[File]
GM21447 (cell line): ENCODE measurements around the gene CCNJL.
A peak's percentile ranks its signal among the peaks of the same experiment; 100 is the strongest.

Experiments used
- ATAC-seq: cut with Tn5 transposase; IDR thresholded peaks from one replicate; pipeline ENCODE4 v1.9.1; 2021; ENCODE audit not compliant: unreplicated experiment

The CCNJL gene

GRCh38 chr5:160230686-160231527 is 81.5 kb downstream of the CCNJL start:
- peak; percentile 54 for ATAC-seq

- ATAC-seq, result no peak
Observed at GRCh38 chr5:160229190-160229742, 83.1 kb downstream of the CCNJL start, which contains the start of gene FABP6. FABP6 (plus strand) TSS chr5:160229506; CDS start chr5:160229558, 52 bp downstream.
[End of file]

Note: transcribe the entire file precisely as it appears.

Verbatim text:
GM21447 (cell line): ENCODE measurements around the gene CCNJL.
A peak's percentile ranks its signal among the peaks of the same experiment; 100 is the strongest.

Experiments used
- ATAC-seq: cut with Tn5 transposase; IDR thresholded peaks from one replicate; pipeline ENCODE4 v1.9.1; 2021; ENCODE audit not compliant: unreplicated experiment

The CCNJL gene

GRCh38 chr5:160230686-160231527 is 81.5 kb downstream of the CCNJL start:
- peak; percentile 54 for ATAC-seq

- ATAC-seq, result no peak
Observed at GRCh38 chr5:160229190-160229742, 83.1 kb downstream of the CCNJL start, which contains the start of gene FABP6. FABP6 (plus strand) TSS chr5:160229506; CDS start chr5:160229558, 52 bp downstream.